Finally, the season is almost upon us. This will be our last Tuesday without baseball until October. Teams will rise and fall. Players will break-out and bust. This article gives us a chance to talk about the players we want to plant our flags for. The players we truly believe will take the next step into stardom. We have brought nearly all of the founding members of the site and compiled a list of our personal favorites. Without further ado, our 2018 Flag Plants:
I have written about Godley here, there, and everywhere. I have shouted his name from the top of mountains and now, I’m ready to plant my flag on top of those wonderful mountaintops. If you are living under a rock and haven’t heard by now, the Diamondbacks installed a humidor in time for the 2018 season. While this may not affect an extreme groundball pitcher like Godley, it still will impact some of those balls that batters manage to lift. Godley gave up 9 of his 15 HR at Chase Field last season, and I expect that number to come down this season.
In 2017, Godley upped his curveball usage to a career-high 35.6% and the world was not ready. He threw it 862 times last season, and hitters took it for extra bases on 13 of those occasions. He had a remarkable 21.27 swinging-strike rate against his curveball and had a K-rate of 46.4 when using the pitch. The curveball really was a huge contributor to the meteoric rise of the Diamondback right-hander. He finished the season as a sub 3.5 ERA pitcher, and worth 3.5 wins. He mixes a ground-ball rate of 55.3 (9th highest), and a K/9 of 9.58, a rare combination in this modern game.
I fully expect Godley to produce another sub 3.5 ERA season this year and will help lead one of the most underrated rotations in the league to the playoffs.
Oh, you thought I was done with the Diamondbacks. You were wrong. I am fully in on Robbie Ray heading into the 2018 season. Just for reference, his 12.11 K/9 last season was the 4th highest we have seen from a starter with 100+ innings in a season since 2010. I actually read Ray’s 2.89 ERA, and a 32.8 K-rate in 28 starts about every few weeks just to remind myself just how ludicrous his season was.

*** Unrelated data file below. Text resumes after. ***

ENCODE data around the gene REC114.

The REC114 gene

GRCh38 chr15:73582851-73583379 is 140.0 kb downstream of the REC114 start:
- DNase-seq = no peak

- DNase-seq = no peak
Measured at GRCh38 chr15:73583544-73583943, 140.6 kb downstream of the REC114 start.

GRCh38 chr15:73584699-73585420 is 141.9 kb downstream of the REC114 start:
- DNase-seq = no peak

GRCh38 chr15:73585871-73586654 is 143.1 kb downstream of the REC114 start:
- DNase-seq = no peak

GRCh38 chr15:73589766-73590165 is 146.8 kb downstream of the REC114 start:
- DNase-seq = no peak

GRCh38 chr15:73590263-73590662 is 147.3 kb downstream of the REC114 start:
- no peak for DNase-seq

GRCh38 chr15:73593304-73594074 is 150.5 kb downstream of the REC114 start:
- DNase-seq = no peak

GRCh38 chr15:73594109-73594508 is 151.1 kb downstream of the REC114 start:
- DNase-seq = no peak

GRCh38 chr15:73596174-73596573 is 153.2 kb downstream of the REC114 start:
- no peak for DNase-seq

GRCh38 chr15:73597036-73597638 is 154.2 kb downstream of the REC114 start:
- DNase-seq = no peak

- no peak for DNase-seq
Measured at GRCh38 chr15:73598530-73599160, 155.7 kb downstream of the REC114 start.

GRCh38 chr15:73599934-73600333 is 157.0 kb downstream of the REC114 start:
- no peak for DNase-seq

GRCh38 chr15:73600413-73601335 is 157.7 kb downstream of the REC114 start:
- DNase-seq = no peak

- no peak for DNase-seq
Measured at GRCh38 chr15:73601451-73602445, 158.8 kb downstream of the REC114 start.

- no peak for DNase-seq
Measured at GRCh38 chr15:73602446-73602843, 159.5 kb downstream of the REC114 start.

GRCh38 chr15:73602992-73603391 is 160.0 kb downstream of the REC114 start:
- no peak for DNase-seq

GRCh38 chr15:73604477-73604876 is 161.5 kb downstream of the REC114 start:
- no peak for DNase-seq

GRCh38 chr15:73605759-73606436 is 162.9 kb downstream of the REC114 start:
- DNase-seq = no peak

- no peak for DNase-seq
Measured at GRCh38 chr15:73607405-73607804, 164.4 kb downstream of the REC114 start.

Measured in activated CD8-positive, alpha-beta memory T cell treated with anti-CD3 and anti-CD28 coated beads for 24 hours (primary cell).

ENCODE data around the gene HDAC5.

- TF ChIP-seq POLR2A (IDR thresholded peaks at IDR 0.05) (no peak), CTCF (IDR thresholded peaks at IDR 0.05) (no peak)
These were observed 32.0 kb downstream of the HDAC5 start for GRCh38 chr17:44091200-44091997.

Like Godley, Ray began throwing his curveball more in 2017. It went from 5.3% usage in 2016, way up to 21.9% (I’m sensing a pattern between these Diamondback starters). His curveball was successful when thrown, and held hitters to a low .079 ISO against the pitch. His 47.27 whiff-swing rate on the Curveball was the 4th highest among starting pitcher. All-in-all Ray’s curveball was a welcome addition to his profile because of just how nasty it was. The other positive with Ray throwing more Curves was the shelving of his brutal sinker. He threw his Sinker just 96 times last season, after throwing it 614 times the season before. In 2016 hitters tee’d up on the pitch to the tune of a .382/.437/.581 slash and with a 46.5% GB-rate, the pitch was hardly doing its job.
I’m trying to paint the picture for you that the changes Robbie Ray made to his pitching profiles are real and I believe in him. The problem with Ray has always been his home run problem. His HR/9 rate of 1.28 is not ideal, but 13 of them came at home and with the addition of the humidor we can hope that these numbers come down. I’m not expecting Ray to produce another sub-3 ERA season, but I do have hope that we see him continue to see him in the low 3s. You combine that with a K-rate that goes toe-to-toe with the likes of the big 4 starters in fantasy and you have a stud. If you look high up on those mountaintops, where my Zack Godley flag is planted proudly you’ll see Robbie Ray’s right next to it.
-Austin Perodeau (@roto_perodeau)
If you’ve ever heard me talk or read anything I’ve written, you probably would’ve expected me to write about Greg Bird. Well, that was the plan until he hurt his foot again and a big part of me died inside.